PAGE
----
Ludicrous by any standard. First of all “The final solution to the Jewish Question” wasn’t considered Germany’s most important fight, despite what you apparently have been led to believe. In fact, calling it a “fight” is pretty absurd in itself.

Second, as I pointed out already, relations between the two were hostile, with Stalin well aware that Hitler desiring to expand eastwards. Even if “Getting rid of the Jews” was the supreme goal of both of these, rather than a secondary goal as it actually is, what would an alliance to that end actually get them that the non-agression pact already in place didn’t? Do you really think “Let’s focus on the Jews for now?” is a question either despot would have considered?

What’s in the history books is an educated opinion. And your logic is deeply flawed. The time to expand and invade isn’t when you’re starving or lacking resources, it’s when you think you might be starving or running out of resources in the future.

Seriously, do you think waiting until you’ve run out of gas is the way to decide when to launch a tank invasion aimed at capturing oil fields?

Thisnis not exactly true, according to wiki. Wiki states that there were pogroms between the two WW’s, and at least two massacres during WWII in the Ukraine. In Russia, you are correct in that there was a longerntime lapse, but only 30, not 50 years. But since Ukraine was part of the USSR during the time in question, I think, at least from the little research I’ve done, is an indication that Jews were not exactly welcome in WWII in USSR (I apologize for using Russia and USSR interchangibly. Bad habit)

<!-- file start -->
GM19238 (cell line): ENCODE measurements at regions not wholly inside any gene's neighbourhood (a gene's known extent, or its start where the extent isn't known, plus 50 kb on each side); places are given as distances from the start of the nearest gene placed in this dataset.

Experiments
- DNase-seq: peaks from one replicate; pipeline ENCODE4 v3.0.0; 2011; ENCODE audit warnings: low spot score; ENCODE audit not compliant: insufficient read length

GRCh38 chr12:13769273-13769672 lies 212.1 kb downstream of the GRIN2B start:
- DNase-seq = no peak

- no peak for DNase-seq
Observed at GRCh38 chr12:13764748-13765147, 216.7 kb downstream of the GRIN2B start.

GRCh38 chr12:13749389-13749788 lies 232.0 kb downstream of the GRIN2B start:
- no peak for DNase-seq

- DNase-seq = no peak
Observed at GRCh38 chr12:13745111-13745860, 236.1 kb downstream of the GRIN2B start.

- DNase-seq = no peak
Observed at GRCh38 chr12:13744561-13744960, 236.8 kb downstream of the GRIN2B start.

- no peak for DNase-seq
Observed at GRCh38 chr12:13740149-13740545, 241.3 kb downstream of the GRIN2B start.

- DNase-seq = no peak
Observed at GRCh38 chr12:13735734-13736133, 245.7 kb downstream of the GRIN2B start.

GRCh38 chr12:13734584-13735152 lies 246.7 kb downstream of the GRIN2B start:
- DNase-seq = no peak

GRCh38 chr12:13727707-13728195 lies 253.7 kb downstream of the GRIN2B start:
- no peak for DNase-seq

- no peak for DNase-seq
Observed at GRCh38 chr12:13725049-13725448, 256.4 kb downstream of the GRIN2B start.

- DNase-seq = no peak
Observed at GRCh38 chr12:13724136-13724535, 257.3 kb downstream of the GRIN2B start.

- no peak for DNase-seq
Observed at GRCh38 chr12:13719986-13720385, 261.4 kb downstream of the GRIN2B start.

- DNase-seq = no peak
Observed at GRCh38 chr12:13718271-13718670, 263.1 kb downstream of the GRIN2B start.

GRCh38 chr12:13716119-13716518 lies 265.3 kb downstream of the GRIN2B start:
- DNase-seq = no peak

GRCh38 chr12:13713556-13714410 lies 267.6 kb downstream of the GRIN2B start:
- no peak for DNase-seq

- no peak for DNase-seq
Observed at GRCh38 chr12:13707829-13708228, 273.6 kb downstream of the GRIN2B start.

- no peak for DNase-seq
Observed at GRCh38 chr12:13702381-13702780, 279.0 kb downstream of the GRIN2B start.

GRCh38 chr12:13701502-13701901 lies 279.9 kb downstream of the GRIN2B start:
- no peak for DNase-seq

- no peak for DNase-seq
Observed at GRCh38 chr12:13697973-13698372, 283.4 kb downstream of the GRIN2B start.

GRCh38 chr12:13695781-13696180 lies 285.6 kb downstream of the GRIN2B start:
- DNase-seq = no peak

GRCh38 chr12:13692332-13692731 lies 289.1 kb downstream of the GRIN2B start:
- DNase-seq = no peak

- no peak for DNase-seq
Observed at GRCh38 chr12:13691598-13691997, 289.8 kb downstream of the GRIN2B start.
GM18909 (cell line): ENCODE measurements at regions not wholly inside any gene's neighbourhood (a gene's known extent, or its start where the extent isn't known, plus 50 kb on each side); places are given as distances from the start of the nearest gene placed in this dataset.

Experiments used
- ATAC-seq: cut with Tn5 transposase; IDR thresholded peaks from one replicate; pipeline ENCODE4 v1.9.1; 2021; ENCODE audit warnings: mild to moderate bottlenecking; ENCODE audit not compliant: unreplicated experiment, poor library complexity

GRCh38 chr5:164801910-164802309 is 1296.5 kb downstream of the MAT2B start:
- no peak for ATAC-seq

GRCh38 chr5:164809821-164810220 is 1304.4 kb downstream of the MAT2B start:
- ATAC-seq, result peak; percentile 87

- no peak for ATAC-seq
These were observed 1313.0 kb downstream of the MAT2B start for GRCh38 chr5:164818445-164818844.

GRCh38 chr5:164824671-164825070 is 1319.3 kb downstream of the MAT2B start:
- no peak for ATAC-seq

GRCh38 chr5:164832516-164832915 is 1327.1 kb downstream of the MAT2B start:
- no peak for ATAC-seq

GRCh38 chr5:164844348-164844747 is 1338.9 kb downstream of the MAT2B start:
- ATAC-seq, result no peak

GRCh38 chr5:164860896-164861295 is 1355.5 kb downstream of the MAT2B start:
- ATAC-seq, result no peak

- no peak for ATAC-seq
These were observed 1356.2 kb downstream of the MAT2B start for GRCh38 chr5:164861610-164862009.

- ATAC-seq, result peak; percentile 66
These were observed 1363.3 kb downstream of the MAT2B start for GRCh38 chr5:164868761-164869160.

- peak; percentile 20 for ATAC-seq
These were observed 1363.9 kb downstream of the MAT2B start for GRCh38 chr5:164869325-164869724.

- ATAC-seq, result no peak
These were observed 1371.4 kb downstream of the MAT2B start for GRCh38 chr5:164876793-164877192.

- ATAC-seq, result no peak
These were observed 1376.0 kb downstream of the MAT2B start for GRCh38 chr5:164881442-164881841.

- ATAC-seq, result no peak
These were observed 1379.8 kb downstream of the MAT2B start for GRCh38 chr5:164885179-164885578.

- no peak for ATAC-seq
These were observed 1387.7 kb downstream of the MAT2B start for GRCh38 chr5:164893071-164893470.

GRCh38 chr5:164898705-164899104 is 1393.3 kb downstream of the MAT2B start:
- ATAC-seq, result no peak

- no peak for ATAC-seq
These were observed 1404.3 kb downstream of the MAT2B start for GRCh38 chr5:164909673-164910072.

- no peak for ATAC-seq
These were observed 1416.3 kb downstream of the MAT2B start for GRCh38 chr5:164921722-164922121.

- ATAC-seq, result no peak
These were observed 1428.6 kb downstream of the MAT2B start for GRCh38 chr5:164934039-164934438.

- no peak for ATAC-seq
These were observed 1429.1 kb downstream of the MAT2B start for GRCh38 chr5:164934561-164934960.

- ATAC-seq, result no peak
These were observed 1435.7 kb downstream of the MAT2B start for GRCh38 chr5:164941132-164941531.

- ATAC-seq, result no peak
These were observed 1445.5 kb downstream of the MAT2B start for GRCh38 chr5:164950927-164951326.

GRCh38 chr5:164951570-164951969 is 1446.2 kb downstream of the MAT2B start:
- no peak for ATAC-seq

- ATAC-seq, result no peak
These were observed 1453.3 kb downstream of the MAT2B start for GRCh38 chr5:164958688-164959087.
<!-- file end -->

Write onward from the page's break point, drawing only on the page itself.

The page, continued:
a docudrama produced by the BBC and HBO would disagree with you. They based the 90 + minute story on the Wannsee Conference itself. The phrase “fight” was I believe used by Martin Borman’s representative. Perhaps done for effect, however if the docudrama (called “Conspiracy” for anyone interested) is to be believed to be based on the one copy of the meeting notes to survive, it was pretty clear what the tone of the meeting was.

If Stalin saw it as a way to buy some time to get his military in order, I cant see any reason why he wouldn’t. The guy was a butcher, far worse than Hitler in raw numbers, and he killed indiscriminately. I think he’d have a clear conscious. And Hitler and the germans could certainly use it to occupy soviet forces in the west before moving in.

I’m not saying it would have worked. I’m just wondering if it were offered, would Stalin have bitten to buy his country time before the inevitable.

I agree with your statement that they couldn’t wait until it was too late to grab the oil and whatever else they needed for their war effort. However, we are talking maybe 6 months to a year delay, not any longer than that. The germans were getting rid of the Jews in part because the war was going poorly in Russia, and the us had joined the war as well. The Jews were taking up space, food, etc. Ridding them would free up resources for the German people and military.

I’m not entirely sure I understand your question. First, Hitler was in a hurry to invade the Soviet Union because he was convinced he was going to die soon and was running out of time.